When I first sat down to listen to the whole thing (32 tracks clocking in at just under two hours), I was so excited to hear each track that I don’t think I got through the entirety of any of them. Damn Bandcamp with all those little play buttons just staring at you. That’s why you gotta just download it — for free! I’ve now listened to all of it, and it’s even richer and more diverse than Vol. 2. Like Astro Nautico says, “There’s sure to be something for everyone.” Okay, maybe not for your Bieber-fevered cousin or your neighbor with the stick in his ass, but there is truly stuff from all across the beat-oriented board.
Some randomly generated highlights: juicy jazzy hip-hop beats from Italian producer Morpheground, downtempo R&B reworkings by Rimar, ghetto minimal tracks from Tom Richman and Kon, abstract noise grooves from htrspltn and Lotide. Oh man, and that first track by Morgan Hislop is sooo good. Feels a bit like Merriweather Post Pavilion at the start there, no?
• Astro Nautico: http://astronautico.com
So, our film editor/writer/fellah Benjamin Pearson recently notified the TMT staff, “Really digging the plus-size fashion ads [on the site]. Feel like it’s progressive of us. Except when it shows up at the same time as the McDonald’s ad, and then I think, maybe our readers aren’t doing too well? Should we post more Choco tracks that are good for working out?”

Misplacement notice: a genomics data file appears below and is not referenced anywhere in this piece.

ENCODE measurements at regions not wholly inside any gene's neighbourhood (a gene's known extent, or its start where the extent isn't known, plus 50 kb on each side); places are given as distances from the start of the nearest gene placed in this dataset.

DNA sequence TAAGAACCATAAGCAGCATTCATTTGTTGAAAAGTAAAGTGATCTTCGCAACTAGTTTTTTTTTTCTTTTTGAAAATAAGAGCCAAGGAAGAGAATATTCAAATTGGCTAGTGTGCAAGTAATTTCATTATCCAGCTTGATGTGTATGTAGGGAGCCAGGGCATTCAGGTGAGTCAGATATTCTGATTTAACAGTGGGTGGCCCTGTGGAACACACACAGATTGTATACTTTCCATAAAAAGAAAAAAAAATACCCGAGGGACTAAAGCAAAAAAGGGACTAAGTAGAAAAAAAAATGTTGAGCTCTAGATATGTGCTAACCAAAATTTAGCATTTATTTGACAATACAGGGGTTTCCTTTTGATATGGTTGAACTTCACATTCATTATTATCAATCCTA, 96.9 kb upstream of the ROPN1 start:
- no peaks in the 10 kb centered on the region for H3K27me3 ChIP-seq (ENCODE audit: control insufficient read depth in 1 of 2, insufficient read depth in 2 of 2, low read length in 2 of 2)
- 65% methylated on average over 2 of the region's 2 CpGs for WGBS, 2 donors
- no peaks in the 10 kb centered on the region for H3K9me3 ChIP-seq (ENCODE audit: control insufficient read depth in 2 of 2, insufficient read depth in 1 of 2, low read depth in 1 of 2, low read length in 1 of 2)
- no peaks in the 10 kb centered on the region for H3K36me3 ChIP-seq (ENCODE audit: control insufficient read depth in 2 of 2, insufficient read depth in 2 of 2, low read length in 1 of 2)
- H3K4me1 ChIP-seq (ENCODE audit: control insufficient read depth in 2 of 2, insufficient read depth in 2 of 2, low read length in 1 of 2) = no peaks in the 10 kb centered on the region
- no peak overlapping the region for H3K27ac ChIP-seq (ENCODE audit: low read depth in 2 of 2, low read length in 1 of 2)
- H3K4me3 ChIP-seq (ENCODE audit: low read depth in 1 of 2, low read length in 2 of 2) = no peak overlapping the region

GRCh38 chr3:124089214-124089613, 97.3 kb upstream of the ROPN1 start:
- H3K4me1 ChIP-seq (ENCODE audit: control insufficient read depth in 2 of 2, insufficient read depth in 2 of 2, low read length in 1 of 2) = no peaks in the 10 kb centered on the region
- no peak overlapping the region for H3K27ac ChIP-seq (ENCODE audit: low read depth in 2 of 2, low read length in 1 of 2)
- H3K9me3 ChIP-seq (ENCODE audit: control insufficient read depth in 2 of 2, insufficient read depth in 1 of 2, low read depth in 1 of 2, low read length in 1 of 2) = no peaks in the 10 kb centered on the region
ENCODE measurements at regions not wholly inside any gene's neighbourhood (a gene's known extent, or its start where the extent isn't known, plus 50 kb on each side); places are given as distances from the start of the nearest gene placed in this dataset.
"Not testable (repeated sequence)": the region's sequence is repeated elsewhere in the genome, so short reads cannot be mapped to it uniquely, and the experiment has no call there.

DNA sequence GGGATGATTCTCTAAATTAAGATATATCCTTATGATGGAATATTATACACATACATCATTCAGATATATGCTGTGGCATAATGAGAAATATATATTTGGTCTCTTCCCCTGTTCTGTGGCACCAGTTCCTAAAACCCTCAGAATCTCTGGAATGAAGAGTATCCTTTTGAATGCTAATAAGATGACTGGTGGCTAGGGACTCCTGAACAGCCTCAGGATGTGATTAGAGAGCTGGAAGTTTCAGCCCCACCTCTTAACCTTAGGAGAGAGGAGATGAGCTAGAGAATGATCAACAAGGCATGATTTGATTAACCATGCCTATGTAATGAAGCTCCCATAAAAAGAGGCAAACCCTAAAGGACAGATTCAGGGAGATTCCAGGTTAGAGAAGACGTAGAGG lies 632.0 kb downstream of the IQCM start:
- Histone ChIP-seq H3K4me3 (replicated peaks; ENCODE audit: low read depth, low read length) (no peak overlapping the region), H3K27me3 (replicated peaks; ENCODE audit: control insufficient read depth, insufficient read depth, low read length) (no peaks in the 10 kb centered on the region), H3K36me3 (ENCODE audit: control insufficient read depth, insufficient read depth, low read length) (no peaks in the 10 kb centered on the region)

So, the first in my series of workout jams is this here Fort Romeau (Michael Norris) banger, “SW9.” The single came out this year, but he released a full album on mega fat-burning label 100% SILK last year (which is still for sale). However, Ghostly International’s sister label Spectral Sounds is taking Norris’ deep house sweat to the finish line. So sprint your lunch hour on the treadmill today, and feel that “SW9” gain.
“Q.U.E.E.N.” (ft. Erykah Badu)
A Prince-y empowerment anthem for the ladies of the #expressyourself generation, “Q.U.E.E.N,” Janelle Monae’s new single from her forthcoming The Electric Lady LP, is all about declaring independence from shade, sin, and shame. Against a backdrop of squirmy synths and funk guitar, Monae breaks down the paradigms of modern womanhood. “Is it peculiar that she twerk in the mirror?” she says, adding, “And am I weird to dance alone late at night?” “Naw,” go the frequent responses, coaxing the song’s carnality in return. The song contains the same mercurial arrangements you’ve come to expect; frilly funk slowly steps aside to make way for hip-hop, only to drift off into jazzy territory. Midway through, who should stop in but the first lady of neo-soul herself, Erykah Badu, who uses the song’s catchphrase (“the booty don’t lie”) as a lead-in for a soulful jam combining bass, bongos, trumpets, and — oddly but fittingly enough — cinematic strings. “Q.U.E.E.N.” plays with the same musical free-associations of past Monae smashes (“Many Moons,” “Cold War”), fueled by the sensual stirrings pulsing at its core. The track may not be as immediate as “Tightrope,” but what it lacks in instant pop appeal, it makes up for with solid grooves and an earnest ideology.